The foundation of yoga practice, the first two limb's in Patanjali's eight fold path describing the spiritual technology of yoga, is a set of ethics and ethical practices called the yamas and niyamas. This ethical foundation is what distinguishes yoga as a spiritual practice, something more that just exercise. Often referred to as “jewels” the yamas and niyamas guide not only the physical practice of asana, but also have application for our lives off the yoga mat. There are many similarities between the yamas and niyamas and the Ten Commandments and the Beatitudes of our Judeo/Christian faith. But rather than try to equate them, we invite you to explore how your faith beliefs inform and deepen your understanding of this yoga philosophy and visa versa. We have found affirmation and insights into our faith, when we study the yamas and niyamas.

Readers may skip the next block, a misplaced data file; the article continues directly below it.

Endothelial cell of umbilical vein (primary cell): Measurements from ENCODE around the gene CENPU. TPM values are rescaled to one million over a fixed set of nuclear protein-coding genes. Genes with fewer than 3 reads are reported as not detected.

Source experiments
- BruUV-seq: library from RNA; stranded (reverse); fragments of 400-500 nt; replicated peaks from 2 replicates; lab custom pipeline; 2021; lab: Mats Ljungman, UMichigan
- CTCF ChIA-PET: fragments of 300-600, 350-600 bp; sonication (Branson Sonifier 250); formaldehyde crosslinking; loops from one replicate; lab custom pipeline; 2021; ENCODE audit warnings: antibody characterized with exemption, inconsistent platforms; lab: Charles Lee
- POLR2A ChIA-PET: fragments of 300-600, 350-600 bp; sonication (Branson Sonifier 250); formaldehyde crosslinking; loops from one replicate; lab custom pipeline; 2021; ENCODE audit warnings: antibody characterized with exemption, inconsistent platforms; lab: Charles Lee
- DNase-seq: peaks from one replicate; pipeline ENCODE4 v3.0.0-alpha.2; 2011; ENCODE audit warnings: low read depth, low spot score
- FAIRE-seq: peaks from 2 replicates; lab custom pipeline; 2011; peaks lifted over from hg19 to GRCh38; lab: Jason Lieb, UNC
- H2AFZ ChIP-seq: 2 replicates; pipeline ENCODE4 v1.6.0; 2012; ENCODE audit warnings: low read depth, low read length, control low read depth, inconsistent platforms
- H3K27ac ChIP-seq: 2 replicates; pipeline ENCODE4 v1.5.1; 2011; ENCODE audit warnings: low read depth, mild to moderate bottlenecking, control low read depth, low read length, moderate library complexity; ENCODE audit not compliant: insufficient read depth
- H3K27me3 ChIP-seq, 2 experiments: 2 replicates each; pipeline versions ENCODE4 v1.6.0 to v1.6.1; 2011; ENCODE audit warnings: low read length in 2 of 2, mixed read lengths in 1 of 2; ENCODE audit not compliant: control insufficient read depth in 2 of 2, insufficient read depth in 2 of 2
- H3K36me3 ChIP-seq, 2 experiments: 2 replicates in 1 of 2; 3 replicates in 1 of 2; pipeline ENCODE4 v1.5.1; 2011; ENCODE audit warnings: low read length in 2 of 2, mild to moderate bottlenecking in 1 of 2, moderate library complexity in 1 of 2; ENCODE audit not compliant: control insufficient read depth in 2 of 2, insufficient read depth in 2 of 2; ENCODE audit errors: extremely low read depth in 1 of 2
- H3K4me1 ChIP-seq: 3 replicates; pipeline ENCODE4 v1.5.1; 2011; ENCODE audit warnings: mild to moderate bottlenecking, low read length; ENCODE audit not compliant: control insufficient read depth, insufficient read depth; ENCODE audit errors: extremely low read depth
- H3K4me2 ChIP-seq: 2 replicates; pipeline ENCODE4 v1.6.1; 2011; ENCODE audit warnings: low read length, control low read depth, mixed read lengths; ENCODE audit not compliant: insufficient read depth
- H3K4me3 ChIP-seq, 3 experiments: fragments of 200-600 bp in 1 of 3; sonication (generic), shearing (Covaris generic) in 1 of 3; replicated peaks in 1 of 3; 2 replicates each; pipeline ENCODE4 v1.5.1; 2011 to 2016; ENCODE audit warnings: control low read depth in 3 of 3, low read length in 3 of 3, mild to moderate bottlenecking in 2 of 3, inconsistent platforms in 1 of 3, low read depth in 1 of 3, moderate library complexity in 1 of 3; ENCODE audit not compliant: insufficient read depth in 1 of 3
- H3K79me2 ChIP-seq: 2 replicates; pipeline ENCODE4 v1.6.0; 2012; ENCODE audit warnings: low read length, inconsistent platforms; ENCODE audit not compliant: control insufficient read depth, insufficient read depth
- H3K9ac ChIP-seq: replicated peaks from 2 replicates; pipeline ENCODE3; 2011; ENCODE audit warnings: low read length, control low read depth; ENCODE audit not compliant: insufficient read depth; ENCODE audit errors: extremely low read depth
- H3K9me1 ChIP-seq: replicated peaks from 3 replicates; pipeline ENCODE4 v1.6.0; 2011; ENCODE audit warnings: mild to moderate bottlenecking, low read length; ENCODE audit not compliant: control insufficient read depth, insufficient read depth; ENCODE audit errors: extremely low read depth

The yamas describe right action or principles. Perhaps the most important yama is that of ahimsa, non violence. Ahimsa encourages us to practice non violence on our yoga mats by listening to our bodies and modifying yoga shapes so as to do no harm. Off the mat, ahimas encourages us to practice the Golden Rule--to do unto others as we would have others do unto us: to practice non violence in our relationships and towards the earth. The next two yama “jewels” are satya or truth, and asteya or nonstealing. Keeping our asana practice grounded in the truth of our own bodily limitations and not comparing ourselves with others, are ways that we practice satya and asteya on the mat. These jewels encourage us to delve deeply into our faith teachings and share what we find. In our relationships, satya and asteya encourage us to communicate truthfully, from our own experience and perspective. (more…)